The influenza threat gave an impetus to the international negotiation process Pandemic Influenza Preparedness (PIP) under the auspices of the WHO. This process provides a good illustration of how health overlaps with other areas of international politics, and what health diplomacy really means.
In 2009, it was not only the distribution of vaccines that posed a problem. The negotiations started in 2007, when Indonesia refused to share an influenza virus with a WHO-based network of laboratories. The network is intended to ensure an optimal sharing of information that can lead to development of vaccines. But, as argued by Indonesia, if the pharmaceutical industry patents vaccines developed on the basis of an Indonesian virus, what will Indonesia receive in return?
As the PIP negotiations progressed, it became increasingly clear that what appeared to be a matter of medical science, concerning the use of a virus with a potential for causing an influenza pandemic, also included a number of topics in which countries from many regions have very differing interests, political ambitions and requirements. The issue of whether manufacturers should be granted patents for vaccines against pandemic influenza had repercussions far beyond the negotiations within the framework of the WHO, reaching into negotiations in the World Trade Organization (WTO) and the World Intellectual Property Organization (WIPO).
It was of decisive importance for a solution that the negotiations were raised from the «technocrats», i.e. the health experts, to the level of ambassadors, i.e. persons who have access to politicians in key positions. Even though the core issue was that of disease and vaccines, the representative delegates could not negotiate in isolation from actors in civil society or business interests, and political concerns therefore assumed a material importance. During the final year, the negotiations were directed by the Norwegian and Mexican ambassadors to the UN in Geneva, where both enjoyed widespread trust across countries and regions. Here, the path was laid for a final agreement and signature in April 2011.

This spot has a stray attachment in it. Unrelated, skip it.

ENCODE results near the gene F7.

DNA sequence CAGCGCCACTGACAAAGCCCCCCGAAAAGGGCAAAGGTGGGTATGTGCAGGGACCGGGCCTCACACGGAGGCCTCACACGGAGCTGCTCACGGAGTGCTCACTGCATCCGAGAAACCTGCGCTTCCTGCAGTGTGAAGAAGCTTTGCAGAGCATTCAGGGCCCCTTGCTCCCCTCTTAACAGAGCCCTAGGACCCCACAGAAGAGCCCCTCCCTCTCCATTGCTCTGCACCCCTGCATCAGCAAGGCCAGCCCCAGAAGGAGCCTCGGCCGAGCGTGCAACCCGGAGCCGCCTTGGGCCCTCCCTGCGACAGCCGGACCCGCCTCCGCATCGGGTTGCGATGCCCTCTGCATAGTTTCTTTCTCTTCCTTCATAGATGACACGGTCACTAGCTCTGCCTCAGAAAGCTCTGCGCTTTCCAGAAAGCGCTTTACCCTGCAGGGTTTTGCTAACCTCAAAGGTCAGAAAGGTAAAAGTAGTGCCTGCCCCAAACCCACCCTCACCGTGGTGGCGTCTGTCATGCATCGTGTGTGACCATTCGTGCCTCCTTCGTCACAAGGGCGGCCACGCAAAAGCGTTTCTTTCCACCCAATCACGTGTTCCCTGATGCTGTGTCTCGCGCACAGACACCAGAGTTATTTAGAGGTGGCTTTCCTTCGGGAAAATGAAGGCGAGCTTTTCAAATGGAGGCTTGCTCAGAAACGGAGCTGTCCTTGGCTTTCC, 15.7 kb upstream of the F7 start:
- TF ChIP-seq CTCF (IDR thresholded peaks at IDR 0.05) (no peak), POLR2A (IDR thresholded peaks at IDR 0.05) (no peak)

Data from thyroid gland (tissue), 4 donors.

Health diplomacy requires joint problem-solving. Negotiators from the foreign ministries are trained diplomats, and are knowledgeable in many and diverse fields. The technical-scientific health experts, or those who work with development assistance, are not always in agreement. Often, the ministries of justice and trade may be involved. The cases and processes take their course over several years, while the diplomats move around. Therefore, agreement must be established not only between the delegations from various countries, but also internally within the delegations and across national ministries.